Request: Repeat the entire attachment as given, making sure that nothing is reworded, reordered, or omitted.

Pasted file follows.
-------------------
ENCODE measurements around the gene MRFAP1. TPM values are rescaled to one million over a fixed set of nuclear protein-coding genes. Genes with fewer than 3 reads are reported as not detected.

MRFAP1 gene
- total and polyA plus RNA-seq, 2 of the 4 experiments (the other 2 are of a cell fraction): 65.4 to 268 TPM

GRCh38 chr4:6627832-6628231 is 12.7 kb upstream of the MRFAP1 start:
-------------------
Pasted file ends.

ENCODE measurements around the gene MRFAP1. TPM values are rescaled to one million over a fixed set of nuclear protein-coding genes. Genes with fewer than 3 reads are reported as not detected.

MRFAP1 gene
- total and polyA plus RNA-seq, 2 of the 4 experiments (the other 2 are of a cell fraction): 65.4 to 268 TPM

GRCh38 chr4:6627832-6628231 is 12.7 kb upstream of the MRFAP1 start: